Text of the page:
I've just separated at age 60. I have a job and will end up with only about $30,000. I have work super and will join KiwiSaver.
My thinking is to flat for a year and save enough money to buy a house and then get a couple of students, or rent a place and get some students. Would appreciate your thoughts.
Mary Holm: You're in an unenviable situation. But you sound like someone who is
prepared to do what it takes to set yourself up for retirement. I bet
Your first step should be signing up for KiwiSaver, which will give you thousands more dollars to put into your home. This does mean that you may have to wait three to five years before you buy. But it will place you in a stronger financial position for retirement.
There are two ways you may be able to use KiwiSaver. Let's look first at getting the maximum out of the scheme - if you are eligible.
Many people don't realise that KiwiSaver offers considerable help to not only first-home buyers but people in a similar financial situation to first-home buyers, even if they have previously owned a home.
If that sounds like you, you'll need to check with Housing New Zealand to make sure you qualify. There are two tests of this:
* You must be able to get a mortgage from a commercial lender.
* Your "realisable assets" must total less than 20 per cent of the house price cap for the KiwiSaver first-home subsidy. There's more on the price cap below, but 20 per cent of it comes to $60,000 or $80,000, depending on where you buy.
"Realisable assets are belongings that you can sell to help pay for your house," says Housing New Zealand, which runs the subsidy.
It gives the following as examples: "Money in bank accounts (including fixed and term deposits); shares, stocks and bonds; investments in banks or financial institutions; building society shares; net equity in property or land (not being used as your home); boat or caravan (if the value is over $5000); other vehicles (such as classic motorbikes or cars - not being used as your usual method of transport); other assets valued over $5000." Net equity is the value of a property minus any mortgage on it.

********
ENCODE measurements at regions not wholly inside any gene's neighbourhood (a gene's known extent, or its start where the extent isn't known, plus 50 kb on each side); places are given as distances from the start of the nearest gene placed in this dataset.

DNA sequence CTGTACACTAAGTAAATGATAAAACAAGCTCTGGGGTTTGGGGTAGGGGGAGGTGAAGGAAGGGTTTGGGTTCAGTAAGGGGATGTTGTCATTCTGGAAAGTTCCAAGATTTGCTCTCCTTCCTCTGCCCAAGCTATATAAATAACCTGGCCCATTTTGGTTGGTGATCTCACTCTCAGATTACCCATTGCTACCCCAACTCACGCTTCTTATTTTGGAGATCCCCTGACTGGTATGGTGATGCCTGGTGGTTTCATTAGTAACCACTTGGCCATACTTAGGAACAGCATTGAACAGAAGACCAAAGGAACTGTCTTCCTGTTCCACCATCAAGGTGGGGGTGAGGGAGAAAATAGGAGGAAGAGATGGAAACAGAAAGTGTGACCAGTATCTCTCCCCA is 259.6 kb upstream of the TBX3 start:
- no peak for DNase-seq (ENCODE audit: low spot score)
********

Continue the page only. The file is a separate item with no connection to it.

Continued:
If you qualify, you may be able to withdraw money for your home and also receive a subsidy.
The withdrawal can be made regardless of your income, the house price and how much you have contributed to KiwiSaver. After three years in the scheme, you can include in your home deposit all the money you and your employer have contributed to KiwiSaver, plus all the returns - interest, dividends and so on - earned on the whole account.
The government's $1000 kick-start and annual tax credits will stay in your account until you can access the money in retirement. At your age - over 60 - that will be five years after you join KiwiSaver.
The subsidy - which is added to your deposit - is $3000 after three years, $4000 after four years or $5000 after five or more years. To receive the subsidy, an employee joining KiwiSaver must:
* Earn income of less than $100,000 - and if two people buy the home, their total income must be less than $100,000.
* Contribute at least 2 per cent of pay for at least three years. (Before April 2009, the minimum contribution was 4 per cent.)
* Buy a house costing less than the house price caps, currently $400,000 in Auckland City, North Shore City, Rodney District, Wellington City or Queenstown Lakes District, and $300,000 in all other areas.
For more details see Housing NZ's brochure "Buying your first home with KiwiSaver". It's available at www.hnzc.co.nz/kiwisaver or by ringing 0508 935 266.
What if you're not eligible for the withdrawal and subsidy? All is not lost. Because you'll join KiwiSaver when you are over 60, you will be able to take part fully - receiving compulsory employer contributions and government contributions - for five years, even though by then you will have passed your 65th birthday.
After that, you can take out all your money and do anything with it - including using it as a deposit on your home, or as an extra mortgage repayment if you have already bought.
Whichever way you go - with or without the subsidy - make sure you contribute at least $1043 a year to KiwiSaver, to get the maximum matching tax credit. Top up your contributions, if necessary, before June 30 each year.
In the meantime, I like your idea of sharing your home - whether owned or rented - with students or other boarders. It might be worth living close to a tertiary institution to attract people.
Mary Holm is the author of bestselling books on KiwiSaver and personal finance. She is also a highly praised seminar presenter. Her written advice is of a general nature, and she is not responsible for any loss that any reader may suffer from following that advice.
Mary Holm: Kiwi Saver: How to Make it Work for You
Gareth Morgan: Kiwisafer: How to Keep Your Money Safe in Kiwisaver
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